1Resident in Pediatrics, Department of Pediatrics, Institute of Child Health & Hospital for Children, Chennai-8, Tamil Nadu, India
2Senior Assistant Professor, Department of Pediatric Gastroenterology, Institute of Child Health & Hospital for Children, Chennai-8, Tamil Nadu, India
3Professor & Head, Department of Pediatric Gastroenterology, Institute of Child Health & Hospital for Children, Chennai-8, Tamil Nadu, India
4Senior Assistant Professor of Radiology, Institute of Child Health & Hospital for Children, Chennai-8, Tamil Nadu, India
5Professor, Department of Pediatric Surgery, Institute of Child Health & Hospital for Children, Chennai-8, Tamil Nadu, India
*Address for Correspondence: Dr. S Nanthakumar, Resident in Pediatrics, Department of Pediatrics, Institute of Child Health & Hospital for Children, Chennai-8, Tamil Nadu, India, Email: firstname.lastname@example.org
Dates: Submitted: 09 June 2017; Approved: 13 July 2017; Published: 14 July 2017
How to cite this article: Nanthakumar S, Bavanandam S, Dheivamani N, Natarajan B, Mohan K. Anemia due to a rare anomaly - Case Report. Ann Clin Gastroenterol Hepatol. 2017; 1: 004-006. DOI: 10.29328/journal.hcg.1001002
Copyright: © 2017 Nanthakumar S, et al. This is an open access article distributed under the Creative Commons Attribution License, which permits unrestricted use, distribution, and reproduction in any medium, provided the original work is properly cited.
Keywords: Duodenal duplication cyst; Anemia; ChildrenPancreatitis; Cholecystitis; Children
Anemia due to gastrointestinal blood loss can occur due to many conditions and rarely to bowel structural anomalies. We report a 12 years old girl with anemia due to small bowel duplication cyst, posing diagnostic challenge intra operatively. Surgery offered cure without recurrence of bleeding. Common symptoms can be due to a rare surgical condition in practice.
A 12 year old female 1st born child of non- consanguineous parents presented with easy fatigability, dyspnea on exertion of 2 weeks duration, and a history of passing one black tarry stool. There was no haematemesis, abdominal pain, vomiting. Clinical examination were unremarkable except for significant pallor with hyperdynamic circulation. Her BMI was 16.8. Weight and height was 32kg&138cm. Investigations showed Hb 4.7 gm/dl. Total leucocyte count 9600 cells/cmm, differential count: polymorphs 53%, lymphocyte 37%, mixed 10%, PCV 16.7, platelet count 4,30,000/µL with hypochromic microcytic anemia. Fecal occult blood test on three occasions was positive. Serum iron 10µg/dl, ferritin 1.9ng/dl, TIBC 474µg/dl. Blood sugar, renal function tests, electrolytes and liver function tests were within normal. Chest X ray was normal. Ultrasonography [USG] abdomen showed a cyst in the second part of duodenum. She received 3 units of packed red cell transfusion. Upper gastrointestinal endoscopy was done which showed a large rounded cystic mass without surface ulcerations in the second part of duodenum. (Figure 1) Provisional diagnoses were duodenal duplication cyst, GIST and choledochocele. Barium contrast study revealed intraluminal filling defect in the second part of duodenum. Finding were confirmed by endoscopic USG which showed three layered cyst in the second part of duodenum. Technetium 99 M pertechnetate study did not reveal any ectopic gastric mucosa. She was subjected for surgery and intra operative findings showed 3x3 cms cystic mass in the second part of duodenum on the medial wall, with an opening on the inframedial part of the cyst and on aspiration showed greenish fluid, considering the possible diagnosis of choledochocele. Marsupilisation was done and hemostasis secured. Histopathology was consistent with duodenal duplication (Figure 2). ‘Postoperative period was uneventful. Fecal occult blood test on three consecutive days were negative and Hb was 11 gm/dl on follow up.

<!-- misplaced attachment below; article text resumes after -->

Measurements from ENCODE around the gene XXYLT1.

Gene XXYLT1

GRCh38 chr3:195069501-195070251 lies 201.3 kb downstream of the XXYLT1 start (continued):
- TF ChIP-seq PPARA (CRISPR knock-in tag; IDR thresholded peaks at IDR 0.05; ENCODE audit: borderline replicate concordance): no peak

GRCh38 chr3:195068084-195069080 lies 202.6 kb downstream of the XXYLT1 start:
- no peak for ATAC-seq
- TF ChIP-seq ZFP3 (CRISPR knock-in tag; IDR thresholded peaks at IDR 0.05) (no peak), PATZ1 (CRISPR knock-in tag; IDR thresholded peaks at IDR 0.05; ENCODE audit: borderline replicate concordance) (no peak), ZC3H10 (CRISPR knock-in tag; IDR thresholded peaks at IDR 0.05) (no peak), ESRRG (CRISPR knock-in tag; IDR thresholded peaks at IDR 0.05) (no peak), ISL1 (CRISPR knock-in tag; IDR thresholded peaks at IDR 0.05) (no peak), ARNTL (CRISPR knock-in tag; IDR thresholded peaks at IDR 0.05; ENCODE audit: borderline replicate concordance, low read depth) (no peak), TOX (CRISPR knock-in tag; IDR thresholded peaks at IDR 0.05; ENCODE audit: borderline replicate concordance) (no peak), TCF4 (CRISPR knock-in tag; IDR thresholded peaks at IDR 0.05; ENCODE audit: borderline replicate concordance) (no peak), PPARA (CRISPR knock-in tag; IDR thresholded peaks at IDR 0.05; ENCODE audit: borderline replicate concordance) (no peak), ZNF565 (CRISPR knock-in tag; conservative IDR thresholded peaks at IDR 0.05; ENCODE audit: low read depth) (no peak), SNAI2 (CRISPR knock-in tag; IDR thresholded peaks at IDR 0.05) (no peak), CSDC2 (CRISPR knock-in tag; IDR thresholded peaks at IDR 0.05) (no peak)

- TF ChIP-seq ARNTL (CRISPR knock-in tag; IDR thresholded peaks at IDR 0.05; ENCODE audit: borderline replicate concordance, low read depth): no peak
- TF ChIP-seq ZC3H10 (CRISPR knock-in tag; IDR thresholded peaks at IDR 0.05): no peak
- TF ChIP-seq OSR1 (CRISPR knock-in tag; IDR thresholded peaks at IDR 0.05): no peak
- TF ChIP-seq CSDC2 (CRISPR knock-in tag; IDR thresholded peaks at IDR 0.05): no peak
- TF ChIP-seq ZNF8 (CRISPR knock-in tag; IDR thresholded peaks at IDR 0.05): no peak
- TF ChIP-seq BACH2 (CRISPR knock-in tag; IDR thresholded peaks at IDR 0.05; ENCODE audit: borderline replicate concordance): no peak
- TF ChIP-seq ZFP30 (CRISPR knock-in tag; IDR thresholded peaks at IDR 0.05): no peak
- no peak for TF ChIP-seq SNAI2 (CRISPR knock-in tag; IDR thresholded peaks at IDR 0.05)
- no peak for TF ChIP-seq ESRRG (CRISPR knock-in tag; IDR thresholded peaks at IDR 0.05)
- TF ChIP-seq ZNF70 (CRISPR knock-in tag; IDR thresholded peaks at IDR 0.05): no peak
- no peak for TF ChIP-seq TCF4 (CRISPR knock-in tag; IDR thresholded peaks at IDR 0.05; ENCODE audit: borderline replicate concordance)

Small bowel duplication cysts are rare congenital anomalies in children and adults.The Jejunum is the most common site (50%) , followed by ileum (44%)  and duodenum (2-12%) . Duodenal duplication cysts are most common in the second or third portion of the duodenum  as in our case and consist of submucosa, muscularis propria, a duodenal epithelial lining, and intimate attachment to the GI tract . Duodenal cysts are often the cystic and non- communicating type, usually . Located at the medial ZDFSVVVXV of the second part of the duodenum and extending anteriorly or posteriorly Clinical presentation is variable. Children can be asymptomatic or present with abdominal pain, vomiting, intussusceptions, intestinal obstruction, pancreatitis, obstructive jaundice and gastrointestinal blood loss of varying severity due to presence of ectopic gastric mucosa [3, 7, 8]. Though our patient did not reveal any gastric mucosa on technetium labelled study, ulcerations on histology may be the cause of chronic gastrointestinal blood loss. Malignant transformation can occur as a rare complication, especially with gastric mucosa heterotopia within the duplication cyst . Various diagnostic modalities can be used for workup, including barium contrast studies, USG abdomen,and upper gastrointestinal endoscopy. Contrast-enhanced CT [CECT] abdomen,Magnetic Resonance Cholangiopancreatography [MRCP] and recently Endoscopic Ultrasound[EUS] are used to give additional information of the surrounding structures to help in surgical management. On EUS, duodenal duplication cysts appear as 3-5 layer wall structures consistent with cyst of intestinal origin, and the cyst’s muscularis propria can be continuous with the muscularis propria of the duodenum . Controversy exists on the role of EUS guided biopsy. Surgical options include marsupilisation, resection, duodenotomy and pancreaticoduodenectomy depending upon the clinical features. Rarely, endoscopic methods may be used for treatment [11, 12].